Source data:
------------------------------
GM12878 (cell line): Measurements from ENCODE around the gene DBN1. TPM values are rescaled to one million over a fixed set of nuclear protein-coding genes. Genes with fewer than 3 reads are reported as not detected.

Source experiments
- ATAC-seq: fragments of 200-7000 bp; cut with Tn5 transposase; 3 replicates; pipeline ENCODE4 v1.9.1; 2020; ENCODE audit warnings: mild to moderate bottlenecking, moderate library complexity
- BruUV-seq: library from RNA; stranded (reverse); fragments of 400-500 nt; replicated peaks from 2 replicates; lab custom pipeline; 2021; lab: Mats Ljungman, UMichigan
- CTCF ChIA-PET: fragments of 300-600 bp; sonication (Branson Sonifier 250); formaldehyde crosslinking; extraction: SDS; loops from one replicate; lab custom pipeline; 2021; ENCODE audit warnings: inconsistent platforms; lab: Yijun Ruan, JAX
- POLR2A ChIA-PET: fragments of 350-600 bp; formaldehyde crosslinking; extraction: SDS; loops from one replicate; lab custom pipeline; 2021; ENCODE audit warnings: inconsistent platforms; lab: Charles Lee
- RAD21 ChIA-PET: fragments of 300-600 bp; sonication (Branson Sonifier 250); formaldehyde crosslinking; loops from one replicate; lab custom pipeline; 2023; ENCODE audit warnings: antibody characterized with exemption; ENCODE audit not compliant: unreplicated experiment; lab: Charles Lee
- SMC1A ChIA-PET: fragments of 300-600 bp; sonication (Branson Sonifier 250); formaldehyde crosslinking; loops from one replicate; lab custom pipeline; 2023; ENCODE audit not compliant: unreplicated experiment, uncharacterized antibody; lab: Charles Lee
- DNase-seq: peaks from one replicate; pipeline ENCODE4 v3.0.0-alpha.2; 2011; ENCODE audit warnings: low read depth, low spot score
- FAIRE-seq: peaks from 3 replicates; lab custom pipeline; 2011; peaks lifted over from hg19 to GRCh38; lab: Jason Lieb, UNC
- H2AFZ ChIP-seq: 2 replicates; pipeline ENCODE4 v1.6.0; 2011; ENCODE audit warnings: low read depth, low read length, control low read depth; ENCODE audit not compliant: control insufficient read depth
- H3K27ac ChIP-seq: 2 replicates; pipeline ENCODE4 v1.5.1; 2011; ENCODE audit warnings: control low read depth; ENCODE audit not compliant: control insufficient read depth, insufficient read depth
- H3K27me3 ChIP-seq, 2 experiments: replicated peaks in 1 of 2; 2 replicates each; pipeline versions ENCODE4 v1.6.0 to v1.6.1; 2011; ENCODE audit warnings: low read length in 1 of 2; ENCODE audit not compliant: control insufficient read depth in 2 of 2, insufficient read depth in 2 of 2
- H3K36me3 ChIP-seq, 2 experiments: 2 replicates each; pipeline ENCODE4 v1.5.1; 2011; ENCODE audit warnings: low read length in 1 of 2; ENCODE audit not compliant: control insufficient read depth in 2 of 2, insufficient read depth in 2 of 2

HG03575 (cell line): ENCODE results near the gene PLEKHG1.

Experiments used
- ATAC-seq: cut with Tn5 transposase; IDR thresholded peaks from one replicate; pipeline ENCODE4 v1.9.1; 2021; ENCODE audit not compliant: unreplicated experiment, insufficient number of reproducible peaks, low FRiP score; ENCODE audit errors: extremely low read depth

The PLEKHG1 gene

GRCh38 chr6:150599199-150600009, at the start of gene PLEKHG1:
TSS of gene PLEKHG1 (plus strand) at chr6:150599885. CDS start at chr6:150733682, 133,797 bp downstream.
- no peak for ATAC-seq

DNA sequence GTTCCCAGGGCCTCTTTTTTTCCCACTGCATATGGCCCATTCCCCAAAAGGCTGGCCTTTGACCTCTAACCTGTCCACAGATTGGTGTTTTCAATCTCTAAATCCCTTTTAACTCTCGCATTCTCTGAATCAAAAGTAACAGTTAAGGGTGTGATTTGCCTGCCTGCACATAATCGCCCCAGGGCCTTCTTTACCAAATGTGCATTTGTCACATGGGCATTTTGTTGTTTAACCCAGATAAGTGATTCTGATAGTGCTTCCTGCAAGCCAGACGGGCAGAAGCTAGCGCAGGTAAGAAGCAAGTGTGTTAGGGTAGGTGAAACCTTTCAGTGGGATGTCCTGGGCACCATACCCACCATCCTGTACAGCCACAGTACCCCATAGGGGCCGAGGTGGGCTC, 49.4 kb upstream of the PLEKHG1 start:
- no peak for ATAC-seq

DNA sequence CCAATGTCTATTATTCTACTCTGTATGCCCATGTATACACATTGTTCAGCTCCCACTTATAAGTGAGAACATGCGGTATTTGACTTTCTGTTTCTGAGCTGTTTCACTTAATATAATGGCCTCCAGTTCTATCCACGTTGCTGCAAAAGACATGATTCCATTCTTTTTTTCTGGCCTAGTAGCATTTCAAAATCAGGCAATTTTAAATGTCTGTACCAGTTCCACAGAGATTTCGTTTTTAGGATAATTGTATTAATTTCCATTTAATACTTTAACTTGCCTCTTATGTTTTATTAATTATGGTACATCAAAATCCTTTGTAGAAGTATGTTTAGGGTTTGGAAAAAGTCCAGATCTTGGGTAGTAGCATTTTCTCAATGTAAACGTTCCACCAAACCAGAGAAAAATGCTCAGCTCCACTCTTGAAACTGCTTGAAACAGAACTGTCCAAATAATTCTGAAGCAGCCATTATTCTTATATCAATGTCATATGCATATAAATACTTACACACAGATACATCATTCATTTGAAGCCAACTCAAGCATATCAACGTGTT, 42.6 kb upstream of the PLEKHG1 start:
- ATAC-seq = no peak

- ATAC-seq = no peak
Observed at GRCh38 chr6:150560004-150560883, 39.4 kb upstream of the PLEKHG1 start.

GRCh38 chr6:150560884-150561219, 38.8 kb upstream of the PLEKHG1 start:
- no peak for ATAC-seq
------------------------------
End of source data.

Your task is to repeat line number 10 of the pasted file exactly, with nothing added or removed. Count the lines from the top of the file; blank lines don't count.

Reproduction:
- FAIRE-seq: peaks from 3 replicates; lab custom pipeline; 2011; peaks lifted over from hg19 to GRCh38; lab: Jason Lieb, UNC